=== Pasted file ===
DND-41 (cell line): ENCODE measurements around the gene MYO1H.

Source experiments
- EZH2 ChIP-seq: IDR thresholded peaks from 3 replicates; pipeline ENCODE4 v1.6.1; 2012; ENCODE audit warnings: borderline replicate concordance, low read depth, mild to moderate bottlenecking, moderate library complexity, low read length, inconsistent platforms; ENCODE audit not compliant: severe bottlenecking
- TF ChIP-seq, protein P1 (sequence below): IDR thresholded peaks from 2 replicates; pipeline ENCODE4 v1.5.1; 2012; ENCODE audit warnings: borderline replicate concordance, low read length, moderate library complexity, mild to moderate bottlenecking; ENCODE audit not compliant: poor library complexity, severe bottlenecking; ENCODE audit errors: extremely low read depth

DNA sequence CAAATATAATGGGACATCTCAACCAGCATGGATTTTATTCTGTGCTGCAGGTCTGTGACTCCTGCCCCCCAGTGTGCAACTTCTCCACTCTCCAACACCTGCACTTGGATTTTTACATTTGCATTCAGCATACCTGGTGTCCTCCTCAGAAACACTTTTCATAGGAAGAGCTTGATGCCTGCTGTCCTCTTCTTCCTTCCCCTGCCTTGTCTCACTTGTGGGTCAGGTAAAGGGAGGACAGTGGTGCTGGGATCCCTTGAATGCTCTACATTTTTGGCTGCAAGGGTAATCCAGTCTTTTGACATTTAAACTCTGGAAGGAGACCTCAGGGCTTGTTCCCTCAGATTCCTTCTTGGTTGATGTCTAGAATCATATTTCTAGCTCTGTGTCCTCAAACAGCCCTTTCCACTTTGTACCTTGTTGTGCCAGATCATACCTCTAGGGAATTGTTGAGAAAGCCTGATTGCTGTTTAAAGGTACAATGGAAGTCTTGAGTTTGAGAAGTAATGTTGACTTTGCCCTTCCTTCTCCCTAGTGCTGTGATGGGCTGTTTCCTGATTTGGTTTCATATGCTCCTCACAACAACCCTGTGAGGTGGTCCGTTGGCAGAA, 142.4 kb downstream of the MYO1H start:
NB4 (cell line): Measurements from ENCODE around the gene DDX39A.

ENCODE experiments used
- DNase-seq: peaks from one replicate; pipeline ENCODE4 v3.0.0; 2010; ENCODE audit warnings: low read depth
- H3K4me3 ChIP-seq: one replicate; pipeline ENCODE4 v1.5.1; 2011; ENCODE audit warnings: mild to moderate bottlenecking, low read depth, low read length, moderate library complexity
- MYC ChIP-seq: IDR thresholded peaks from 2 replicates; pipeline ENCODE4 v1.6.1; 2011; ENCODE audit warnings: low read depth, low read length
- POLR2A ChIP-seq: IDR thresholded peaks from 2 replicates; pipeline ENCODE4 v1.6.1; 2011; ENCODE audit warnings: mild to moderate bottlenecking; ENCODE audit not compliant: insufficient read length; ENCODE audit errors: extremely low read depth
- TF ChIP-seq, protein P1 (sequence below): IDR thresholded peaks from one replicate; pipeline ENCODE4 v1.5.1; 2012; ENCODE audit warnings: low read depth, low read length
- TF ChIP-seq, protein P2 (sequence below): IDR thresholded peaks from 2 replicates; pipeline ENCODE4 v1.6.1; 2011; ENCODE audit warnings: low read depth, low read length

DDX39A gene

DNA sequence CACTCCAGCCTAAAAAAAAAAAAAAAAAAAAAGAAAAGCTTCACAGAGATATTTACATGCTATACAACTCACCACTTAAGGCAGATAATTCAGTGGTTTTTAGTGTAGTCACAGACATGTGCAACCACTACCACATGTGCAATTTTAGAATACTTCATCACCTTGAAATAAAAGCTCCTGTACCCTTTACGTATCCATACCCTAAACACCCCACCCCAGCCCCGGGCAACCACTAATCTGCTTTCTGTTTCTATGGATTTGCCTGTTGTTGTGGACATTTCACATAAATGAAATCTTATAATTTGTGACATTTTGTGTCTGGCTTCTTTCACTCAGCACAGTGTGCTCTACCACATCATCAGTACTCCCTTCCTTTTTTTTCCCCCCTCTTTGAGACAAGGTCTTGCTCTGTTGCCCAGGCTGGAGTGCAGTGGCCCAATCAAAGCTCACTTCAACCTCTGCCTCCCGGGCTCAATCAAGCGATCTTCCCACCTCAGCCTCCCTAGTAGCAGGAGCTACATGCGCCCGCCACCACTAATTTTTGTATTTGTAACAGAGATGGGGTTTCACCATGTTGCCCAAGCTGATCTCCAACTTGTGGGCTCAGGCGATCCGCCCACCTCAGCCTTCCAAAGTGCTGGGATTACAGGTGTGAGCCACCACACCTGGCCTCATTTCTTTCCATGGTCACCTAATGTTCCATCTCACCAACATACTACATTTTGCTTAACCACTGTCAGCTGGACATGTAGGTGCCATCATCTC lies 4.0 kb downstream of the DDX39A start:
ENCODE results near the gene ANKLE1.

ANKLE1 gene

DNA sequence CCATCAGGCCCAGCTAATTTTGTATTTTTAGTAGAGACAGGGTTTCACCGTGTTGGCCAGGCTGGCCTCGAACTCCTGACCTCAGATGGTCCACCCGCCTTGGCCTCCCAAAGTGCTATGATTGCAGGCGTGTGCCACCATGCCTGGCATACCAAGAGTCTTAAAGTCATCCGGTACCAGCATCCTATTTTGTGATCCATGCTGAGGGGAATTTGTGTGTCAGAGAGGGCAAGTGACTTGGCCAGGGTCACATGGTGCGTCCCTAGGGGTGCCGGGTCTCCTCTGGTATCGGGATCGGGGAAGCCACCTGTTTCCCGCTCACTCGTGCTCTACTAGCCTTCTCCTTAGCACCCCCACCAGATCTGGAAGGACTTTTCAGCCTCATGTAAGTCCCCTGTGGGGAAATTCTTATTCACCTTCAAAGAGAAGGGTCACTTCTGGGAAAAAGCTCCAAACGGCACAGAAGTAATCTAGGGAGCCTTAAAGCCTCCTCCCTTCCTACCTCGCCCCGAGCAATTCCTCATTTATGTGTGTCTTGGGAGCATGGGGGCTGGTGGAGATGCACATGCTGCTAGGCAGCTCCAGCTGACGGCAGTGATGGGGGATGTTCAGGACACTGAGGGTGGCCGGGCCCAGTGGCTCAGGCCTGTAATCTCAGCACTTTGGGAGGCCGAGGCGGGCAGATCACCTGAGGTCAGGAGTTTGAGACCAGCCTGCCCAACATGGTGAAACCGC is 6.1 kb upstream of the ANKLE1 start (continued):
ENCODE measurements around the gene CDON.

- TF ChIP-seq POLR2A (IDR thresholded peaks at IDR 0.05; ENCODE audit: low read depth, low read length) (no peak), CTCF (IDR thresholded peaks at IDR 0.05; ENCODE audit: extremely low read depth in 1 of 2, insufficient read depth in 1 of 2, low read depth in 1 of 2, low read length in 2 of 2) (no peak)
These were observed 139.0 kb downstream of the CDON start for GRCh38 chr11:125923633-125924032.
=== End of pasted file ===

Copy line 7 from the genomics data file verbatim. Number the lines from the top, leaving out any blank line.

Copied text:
ENCODE experiments used